The Jealous God (Deut. 6)

If you are at all like me, you have always been puzzled by the references in the Old Testament to God being “jealous.” Early on in the Book of Deuteronomy, the reader is admonished:

13 Fear the LORD your God, serve him only and take your oaths in his name. 14 Do not follow other gods, the gods of the peoples around you; 15 for the LORD your God, who is among you, is a jealous God and his anger will burn against you, and he will destroy you from the face of the land. (Deut. 6:13-15)

God is also described as “jealous” three other times in Deuteronomy (Deut. 4:24 Deut. 5:9; Deut. 32:16). He is also so regarded in five other places in the Old Testament (Exod. 20:5; Exod. 34:14; Joshua 24:19; Ezek. 8:3; Nahum 1:2). Overall, the Old Testament—Deuteronomy perhaps being the most conspicuous—seems pretty consistent on this point: God (YHWH) is envious. But how could God be “jealous”? Isn’t that something for bitter people and materialists? How could the Almighty, the only God, be the equivalent of me when, in the fall of 1996, my best friend got a Nintendo 64?

In a previous post at Holey Books, I mentioned the perplexity that this description creates. Our current concept of God—at least most modern conceptions of God—doesn’t seem to allow for petty sort of (well, human) feelings. God should be considered above it all, free from emotions and passing fancies. To simplify all of the inquiries this leads to, let’s just post one first question: 1) How could God feel jealousy?

Another problem, of course, is establishing of whom God could be jealous. This leads to (again simplifying) a second question: 2) If God is the only God there is, then how could  he be jealous of other Gods? (Put in other words: If Baal or Marduk were just figments of the imagination, how could Yahweh be jealous of them?)

It takes some mental gymnastics to answer these two questions. First, we could answer by suggesting that God is not really “feeling” such emotion, but that the author of the text is ascribing it to the divine character. This leads us to a problem of having to distort what scripture seems to plainly mean. Second, we could answer, assuming answer 1 was true, that God could feel “jealousy” toward other gods (emphatically with the lower case “g”) even though they did not exist. He is jealous that other things have his precious humans’ attention.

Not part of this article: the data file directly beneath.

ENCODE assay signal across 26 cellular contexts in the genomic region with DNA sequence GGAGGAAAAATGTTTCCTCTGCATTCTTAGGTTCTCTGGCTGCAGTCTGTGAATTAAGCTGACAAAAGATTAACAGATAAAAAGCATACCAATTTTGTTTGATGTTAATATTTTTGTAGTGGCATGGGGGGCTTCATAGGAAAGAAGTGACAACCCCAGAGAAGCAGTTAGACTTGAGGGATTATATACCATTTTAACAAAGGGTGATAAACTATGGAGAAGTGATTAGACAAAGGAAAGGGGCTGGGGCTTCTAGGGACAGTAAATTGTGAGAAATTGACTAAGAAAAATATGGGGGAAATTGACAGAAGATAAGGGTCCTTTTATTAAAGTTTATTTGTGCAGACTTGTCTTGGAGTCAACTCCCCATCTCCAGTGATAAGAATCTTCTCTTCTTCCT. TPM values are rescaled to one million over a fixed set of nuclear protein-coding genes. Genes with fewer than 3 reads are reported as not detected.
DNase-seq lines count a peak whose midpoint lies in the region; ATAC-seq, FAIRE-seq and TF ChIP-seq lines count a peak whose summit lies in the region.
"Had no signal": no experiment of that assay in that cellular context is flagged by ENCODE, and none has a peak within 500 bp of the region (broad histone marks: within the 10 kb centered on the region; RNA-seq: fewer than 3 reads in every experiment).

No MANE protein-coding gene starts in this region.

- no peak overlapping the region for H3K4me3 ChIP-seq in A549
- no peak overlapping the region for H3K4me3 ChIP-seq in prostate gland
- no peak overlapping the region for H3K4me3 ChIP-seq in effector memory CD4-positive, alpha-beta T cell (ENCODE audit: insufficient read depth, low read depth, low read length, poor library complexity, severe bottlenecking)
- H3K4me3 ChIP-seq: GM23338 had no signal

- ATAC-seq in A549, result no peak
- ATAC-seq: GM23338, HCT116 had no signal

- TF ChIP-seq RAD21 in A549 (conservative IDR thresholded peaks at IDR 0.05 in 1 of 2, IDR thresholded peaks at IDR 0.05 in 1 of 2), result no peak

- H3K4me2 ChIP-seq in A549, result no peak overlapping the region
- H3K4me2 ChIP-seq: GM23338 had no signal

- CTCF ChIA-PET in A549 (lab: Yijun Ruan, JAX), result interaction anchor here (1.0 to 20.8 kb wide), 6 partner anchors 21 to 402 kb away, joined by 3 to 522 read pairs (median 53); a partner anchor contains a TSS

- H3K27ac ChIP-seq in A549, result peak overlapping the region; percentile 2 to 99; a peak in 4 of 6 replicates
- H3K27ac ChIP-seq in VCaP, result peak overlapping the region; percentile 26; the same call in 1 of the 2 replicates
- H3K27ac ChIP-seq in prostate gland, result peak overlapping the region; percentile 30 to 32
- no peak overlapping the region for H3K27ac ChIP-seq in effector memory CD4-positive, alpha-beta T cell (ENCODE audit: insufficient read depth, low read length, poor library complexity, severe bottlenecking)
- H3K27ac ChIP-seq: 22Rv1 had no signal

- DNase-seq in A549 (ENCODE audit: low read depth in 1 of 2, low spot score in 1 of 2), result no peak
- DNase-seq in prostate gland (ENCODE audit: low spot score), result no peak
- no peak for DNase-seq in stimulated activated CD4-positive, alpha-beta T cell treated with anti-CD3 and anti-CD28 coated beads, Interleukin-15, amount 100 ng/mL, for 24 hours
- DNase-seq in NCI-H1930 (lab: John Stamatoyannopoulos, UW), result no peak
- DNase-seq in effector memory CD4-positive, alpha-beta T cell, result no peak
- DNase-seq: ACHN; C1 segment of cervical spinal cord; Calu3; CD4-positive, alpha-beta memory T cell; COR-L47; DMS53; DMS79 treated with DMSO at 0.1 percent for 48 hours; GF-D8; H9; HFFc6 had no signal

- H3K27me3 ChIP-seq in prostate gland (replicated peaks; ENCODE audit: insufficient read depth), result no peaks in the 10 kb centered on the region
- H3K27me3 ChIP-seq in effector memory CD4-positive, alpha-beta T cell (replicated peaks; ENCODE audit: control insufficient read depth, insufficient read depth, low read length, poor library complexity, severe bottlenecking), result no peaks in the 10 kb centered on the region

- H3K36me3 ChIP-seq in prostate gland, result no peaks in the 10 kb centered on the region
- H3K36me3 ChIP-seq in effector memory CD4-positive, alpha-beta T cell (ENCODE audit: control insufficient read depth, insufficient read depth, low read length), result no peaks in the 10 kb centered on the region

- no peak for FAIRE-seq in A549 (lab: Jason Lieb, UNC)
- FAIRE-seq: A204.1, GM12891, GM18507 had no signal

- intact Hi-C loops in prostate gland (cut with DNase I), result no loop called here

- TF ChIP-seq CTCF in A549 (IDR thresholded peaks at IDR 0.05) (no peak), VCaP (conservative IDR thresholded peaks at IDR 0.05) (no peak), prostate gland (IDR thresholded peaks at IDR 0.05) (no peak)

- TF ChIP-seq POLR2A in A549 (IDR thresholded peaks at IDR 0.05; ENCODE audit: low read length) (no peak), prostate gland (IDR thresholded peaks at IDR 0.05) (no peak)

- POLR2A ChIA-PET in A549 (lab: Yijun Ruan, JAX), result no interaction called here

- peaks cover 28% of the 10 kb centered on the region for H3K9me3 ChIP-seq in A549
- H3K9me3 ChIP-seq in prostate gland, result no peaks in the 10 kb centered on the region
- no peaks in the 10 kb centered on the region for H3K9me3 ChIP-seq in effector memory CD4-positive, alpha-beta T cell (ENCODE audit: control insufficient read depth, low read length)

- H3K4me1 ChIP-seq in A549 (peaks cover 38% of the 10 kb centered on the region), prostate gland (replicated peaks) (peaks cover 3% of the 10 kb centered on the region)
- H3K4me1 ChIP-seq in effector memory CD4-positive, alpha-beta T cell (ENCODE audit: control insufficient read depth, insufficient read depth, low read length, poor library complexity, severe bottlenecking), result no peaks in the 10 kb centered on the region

Neither of these answers, as is probably apparent, is particularly heartening. But if we stray a bit away from these theological assumptions, there is, in fact, a relatively simple answer to both questions. The answer—as many scholars have shown—is that, for a long time, the Ancient Israelites weren’t monotheistic, but monolatrous (“monolatry” is the belief that other Gods besides ons own exist; see a previous post for a more detailed explanation). This continued, despite the best efforts of rulers like Josiah to contain strains of monolatrous ideology. Thus, in the composers of the Bible’s worldview, God would have other gods of whom to be jealous, and the existence of these other gods was taken for granted by both God (as quoted in the Old Testament) and his chosen people.

Certainly, Christians, Jews, and Muslims do not believe there are any other extant gods. Islam and Judaism both developed important, religion-forming structural debates about this (for the former, this was where the “Satanic Verses” comes in). Christianity, of course, was partially predicated on monotheistic Judaism.

So how concerned should we be of the “jealous” God language? Not very, at least, even for devoted believers, as long as you are not terribly rigid. Of course, it’s definitely concerning if you hold that scripture is perfect: How can such a different conception of God show an unerring scripture? How can this not be an example of the imperfection of these books? Perhaps not even the best mental gymnasts can contort that far.

This entry was posted in Blog Post and tagged , . Bookmark the permalink.

Comments are closed.